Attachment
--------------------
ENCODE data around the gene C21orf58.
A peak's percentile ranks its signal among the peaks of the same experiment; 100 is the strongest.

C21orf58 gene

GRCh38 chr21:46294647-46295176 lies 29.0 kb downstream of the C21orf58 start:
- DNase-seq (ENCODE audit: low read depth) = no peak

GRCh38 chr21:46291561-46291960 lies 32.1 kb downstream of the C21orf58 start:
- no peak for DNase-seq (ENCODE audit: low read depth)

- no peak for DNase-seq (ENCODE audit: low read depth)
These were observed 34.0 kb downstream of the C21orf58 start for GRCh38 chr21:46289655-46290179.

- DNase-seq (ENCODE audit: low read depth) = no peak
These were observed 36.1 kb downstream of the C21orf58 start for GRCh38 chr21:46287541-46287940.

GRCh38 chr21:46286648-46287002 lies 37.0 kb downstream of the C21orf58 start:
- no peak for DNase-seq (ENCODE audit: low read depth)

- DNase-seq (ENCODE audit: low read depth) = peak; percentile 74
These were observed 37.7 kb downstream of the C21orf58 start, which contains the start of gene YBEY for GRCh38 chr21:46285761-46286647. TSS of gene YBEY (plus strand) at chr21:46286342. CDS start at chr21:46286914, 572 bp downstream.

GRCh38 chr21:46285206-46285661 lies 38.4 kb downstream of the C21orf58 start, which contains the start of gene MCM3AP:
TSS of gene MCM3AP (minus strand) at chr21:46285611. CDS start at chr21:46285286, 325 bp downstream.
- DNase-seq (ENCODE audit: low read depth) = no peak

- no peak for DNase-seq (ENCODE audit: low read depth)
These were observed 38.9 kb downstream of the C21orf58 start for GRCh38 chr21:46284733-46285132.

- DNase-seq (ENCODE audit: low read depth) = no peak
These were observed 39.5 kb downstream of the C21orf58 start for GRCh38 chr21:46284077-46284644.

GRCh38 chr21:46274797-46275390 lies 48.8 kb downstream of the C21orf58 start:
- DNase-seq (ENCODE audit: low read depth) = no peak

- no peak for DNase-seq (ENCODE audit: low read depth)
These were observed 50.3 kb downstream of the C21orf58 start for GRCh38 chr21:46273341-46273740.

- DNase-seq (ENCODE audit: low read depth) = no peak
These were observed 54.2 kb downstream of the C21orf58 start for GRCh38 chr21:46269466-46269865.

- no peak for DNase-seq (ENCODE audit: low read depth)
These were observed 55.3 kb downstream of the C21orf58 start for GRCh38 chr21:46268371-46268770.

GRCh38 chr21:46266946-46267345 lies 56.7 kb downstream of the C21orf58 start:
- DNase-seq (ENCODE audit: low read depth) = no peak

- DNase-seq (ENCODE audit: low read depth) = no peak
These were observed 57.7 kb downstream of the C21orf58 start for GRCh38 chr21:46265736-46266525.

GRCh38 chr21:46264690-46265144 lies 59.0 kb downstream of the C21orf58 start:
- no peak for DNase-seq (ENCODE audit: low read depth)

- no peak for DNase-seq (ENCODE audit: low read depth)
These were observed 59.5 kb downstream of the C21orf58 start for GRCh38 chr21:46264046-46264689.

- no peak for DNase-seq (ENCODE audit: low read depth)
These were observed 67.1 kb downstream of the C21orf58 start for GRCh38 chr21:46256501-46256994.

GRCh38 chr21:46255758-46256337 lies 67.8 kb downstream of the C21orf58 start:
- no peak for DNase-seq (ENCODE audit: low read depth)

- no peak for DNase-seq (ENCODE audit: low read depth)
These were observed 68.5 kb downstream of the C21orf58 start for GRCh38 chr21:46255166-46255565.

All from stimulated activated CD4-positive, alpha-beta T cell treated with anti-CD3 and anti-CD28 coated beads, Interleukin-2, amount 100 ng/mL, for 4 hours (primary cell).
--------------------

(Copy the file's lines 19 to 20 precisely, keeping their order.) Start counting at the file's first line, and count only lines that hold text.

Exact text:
- no peak for DNase-seq (ENCODE audit: low read depth)
These were observed 38.9 kb downstream of the C21orf58 start for GRCh38 chr21:46284733-46285132.